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Discovering StarCraft 2

Back in 2011, I really wanted to go to a MLG event to play in the Halo Reach competition. Luckily, there happened to be a tournament that year at the Anaheim Convention Center. I was ecstatic that it was so close to home, so I practiced tirelessly for three months to prepare for this huge event. Unfortunately, as the competition drew nearer, I still had not found a team to compete with. Rather than giving up on the tournament completely, my cousin and I decided to go as spectators.

When we arrived at the convention center, we were amazed by what we found. Seeing all the gamers, sponsors, gaming gear and professional players is something that I will remember forever. It was like being in a candy store: absolutely astonishing. While watching all the professionals and amateurs compete, it interested me to see how much trash talk is going on, how they performed at a live event, and experienced the hype of each match. Seeing all the setups and players made me want to hop on a station and play! We were there for the sole purpose of watching the team Instinct, the newly formed God Squad, in the Halo competition, but it proved difficult to focus on Halo while the neighboring StarCraft 2 crowd cheered and screamed as if they were at a Metallica concert. The amount of spectators that weekend was insane! Half of the venue was jam packed with StarCraft 2 fans! During commercial breaks, I would peek over to the StarCraft 2 area to see what all the commotion was about. Every single seat was taken. People were flooding the area sitting on the ground or standing for hours on end to watch these matches. Every fight or mistake in game on the main stage would make the fans go crazy. It felt like an earthquake every 5-10 minutes.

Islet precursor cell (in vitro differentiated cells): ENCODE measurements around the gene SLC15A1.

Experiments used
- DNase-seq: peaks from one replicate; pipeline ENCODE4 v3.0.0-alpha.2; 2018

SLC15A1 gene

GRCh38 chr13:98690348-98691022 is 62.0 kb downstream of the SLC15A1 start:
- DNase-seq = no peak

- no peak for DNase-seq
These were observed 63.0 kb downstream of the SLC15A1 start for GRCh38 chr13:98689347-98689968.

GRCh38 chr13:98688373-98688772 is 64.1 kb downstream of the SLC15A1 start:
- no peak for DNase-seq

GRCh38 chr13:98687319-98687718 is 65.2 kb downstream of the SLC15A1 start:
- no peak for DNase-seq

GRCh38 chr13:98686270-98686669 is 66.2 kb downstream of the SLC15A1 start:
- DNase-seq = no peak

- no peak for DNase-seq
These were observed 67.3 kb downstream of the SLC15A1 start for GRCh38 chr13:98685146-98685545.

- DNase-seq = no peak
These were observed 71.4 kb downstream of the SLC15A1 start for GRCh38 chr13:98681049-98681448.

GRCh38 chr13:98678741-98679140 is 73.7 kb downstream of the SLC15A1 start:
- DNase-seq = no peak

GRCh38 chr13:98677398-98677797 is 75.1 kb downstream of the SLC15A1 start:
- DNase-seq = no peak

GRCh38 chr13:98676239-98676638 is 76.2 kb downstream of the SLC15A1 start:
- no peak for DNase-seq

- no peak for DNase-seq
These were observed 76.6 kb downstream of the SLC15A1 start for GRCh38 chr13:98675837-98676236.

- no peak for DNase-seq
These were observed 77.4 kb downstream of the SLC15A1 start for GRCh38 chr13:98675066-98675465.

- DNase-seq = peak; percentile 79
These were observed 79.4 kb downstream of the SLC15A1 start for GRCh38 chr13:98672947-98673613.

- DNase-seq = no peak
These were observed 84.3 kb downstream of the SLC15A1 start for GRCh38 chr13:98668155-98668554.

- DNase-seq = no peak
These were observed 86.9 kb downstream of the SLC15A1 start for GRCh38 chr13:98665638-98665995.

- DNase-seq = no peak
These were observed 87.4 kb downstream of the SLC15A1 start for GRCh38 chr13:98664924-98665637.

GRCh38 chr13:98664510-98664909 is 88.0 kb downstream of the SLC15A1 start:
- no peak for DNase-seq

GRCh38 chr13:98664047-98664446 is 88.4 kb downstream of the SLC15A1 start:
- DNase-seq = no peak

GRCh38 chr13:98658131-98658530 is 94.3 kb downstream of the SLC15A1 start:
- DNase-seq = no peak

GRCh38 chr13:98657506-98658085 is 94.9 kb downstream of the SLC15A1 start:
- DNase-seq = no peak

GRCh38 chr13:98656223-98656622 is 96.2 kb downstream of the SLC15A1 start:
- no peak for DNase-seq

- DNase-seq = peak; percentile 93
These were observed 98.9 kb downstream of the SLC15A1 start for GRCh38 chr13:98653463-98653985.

Before the event, I’d had no idea how popular StarCraft 2 was in North America. The only thing I knew about it was its popularity in South Korea. As I watched their exhibition in awe, my cousin explained the basics of the game: create workers to earn money to build structures to create an army that will counter/perform best against your opponent. The end objective of the game is to kill the enemy’s army and destroy their base. By harassing and interrupting the enemy mineral line, it can force a delay in building structures and army. During the tournament, I found out that MLG flew out the best players from South Korea to compete here in Anaheim. South Korea has been known for having the best StarCraft players in the world, so having players such as MMA, Bomber, DonRaeGu, and MVP was a huge deal and increased the overall skill pool at the tournament.

As I watched the Championship Finals, I was entirely confused, excited, and amazed by how much skill this game required. I couldn’t believe how fast their fingers moved! After watching a few matches, we decided to buy the game immediately after the tournament ended. As the event came to an end, I was thrilled to experience such an amazing event. It opened my eyes to high-level competitive games that I wasn’t familiar with. StarCraft 2 was my first ever RTS (Real Time Strategy) game I’d played on the PC, and thanks to MLG Anaheim, I fell in love with it.

I have always been a console gamer, but StarCraft 2 expanded my knowledge of competitive games and large-scale events. Going to a large event such as MLG sparked my interest in eSports and games other than Halo. Experiencing an event of this magnitude, is something everybody needs to experience if you are a serious gamer.

Written by Guest Post

Thank you to our guest contributor for writing for us. If you would like to contribute a piece to TSG or join the excellent writing staff, please visit topshelfgaming.net/join

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